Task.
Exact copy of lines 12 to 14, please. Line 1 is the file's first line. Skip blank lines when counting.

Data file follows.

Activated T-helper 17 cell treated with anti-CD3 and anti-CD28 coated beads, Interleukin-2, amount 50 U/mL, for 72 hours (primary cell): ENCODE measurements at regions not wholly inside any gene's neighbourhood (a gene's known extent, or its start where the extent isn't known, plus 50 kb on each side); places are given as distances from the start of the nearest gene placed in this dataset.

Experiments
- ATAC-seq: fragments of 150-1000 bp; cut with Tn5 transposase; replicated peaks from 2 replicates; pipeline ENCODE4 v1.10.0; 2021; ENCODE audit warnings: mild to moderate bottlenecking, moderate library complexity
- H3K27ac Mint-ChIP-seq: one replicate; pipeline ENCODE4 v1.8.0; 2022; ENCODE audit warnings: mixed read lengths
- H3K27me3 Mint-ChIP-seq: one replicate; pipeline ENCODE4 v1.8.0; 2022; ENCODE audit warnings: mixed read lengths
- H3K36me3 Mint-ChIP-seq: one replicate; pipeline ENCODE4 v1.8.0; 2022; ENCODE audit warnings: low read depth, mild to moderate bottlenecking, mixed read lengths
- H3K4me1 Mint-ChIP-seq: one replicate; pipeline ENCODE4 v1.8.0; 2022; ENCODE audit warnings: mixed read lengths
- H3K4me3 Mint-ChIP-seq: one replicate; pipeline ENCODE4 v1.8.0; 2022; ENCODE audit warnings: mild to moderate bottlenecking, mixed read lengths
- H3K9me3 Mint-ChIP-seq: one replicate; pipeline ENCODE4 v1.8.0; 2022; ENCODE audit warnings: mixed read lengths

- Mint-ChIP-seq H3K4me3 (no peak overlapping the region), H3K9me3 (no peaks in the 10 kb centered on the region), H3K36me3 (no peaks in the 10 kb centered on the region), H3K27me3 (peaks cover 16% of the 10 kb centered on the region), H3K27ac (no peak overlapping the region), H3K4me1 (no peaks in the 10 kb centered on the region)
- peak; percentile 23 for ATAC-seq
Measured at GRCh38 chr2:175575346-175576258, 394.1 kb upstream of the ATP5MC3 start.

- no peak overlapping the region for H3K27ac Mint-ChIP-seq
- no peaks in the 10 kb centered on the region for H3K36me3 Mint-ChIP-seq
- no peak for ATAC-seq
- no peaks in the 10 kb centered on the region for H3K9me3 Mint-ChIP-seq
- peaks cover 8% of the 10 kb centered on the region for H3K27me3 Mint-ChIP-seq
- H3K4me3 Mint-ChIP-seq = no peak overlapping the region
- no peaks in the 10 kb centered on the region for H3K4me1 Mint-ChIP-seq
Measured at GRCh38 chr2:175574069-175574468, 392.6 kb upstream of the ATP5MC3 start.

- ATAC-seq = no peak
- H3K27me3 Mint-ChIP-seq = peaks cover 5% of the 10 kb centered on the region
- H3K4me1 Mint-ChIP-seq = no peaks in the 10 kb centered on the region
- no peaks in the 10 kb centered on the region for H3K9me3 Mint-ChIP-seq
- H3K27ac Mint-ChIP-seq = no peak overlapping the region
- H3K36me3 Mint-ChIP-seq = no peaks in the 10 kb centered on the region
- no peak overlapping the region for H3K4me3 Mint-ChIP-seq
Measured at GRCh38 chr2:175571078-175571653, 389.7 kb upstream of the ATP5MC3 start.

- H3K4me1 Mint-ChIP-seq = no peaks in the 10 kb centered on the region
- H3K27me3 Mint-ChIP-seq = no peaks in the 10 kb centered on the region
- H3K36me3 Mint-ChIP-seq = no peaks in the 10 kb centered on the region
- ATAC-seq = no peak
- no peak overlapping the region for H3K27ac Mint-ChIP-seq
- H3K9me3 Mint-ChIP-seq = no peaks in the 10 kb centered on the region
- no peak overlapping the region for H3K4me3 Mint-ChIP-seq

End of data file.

Measured at GRCh38 chr2:175575346-175576258, 394.1 kb upstream of the ATP5MC3 start.

- no peak overlapping the region for H3K27ac Mint-ChIP-seq
- no peaks in the 10 kb centered on the region for H3K36me3 Mint-ChIP-seq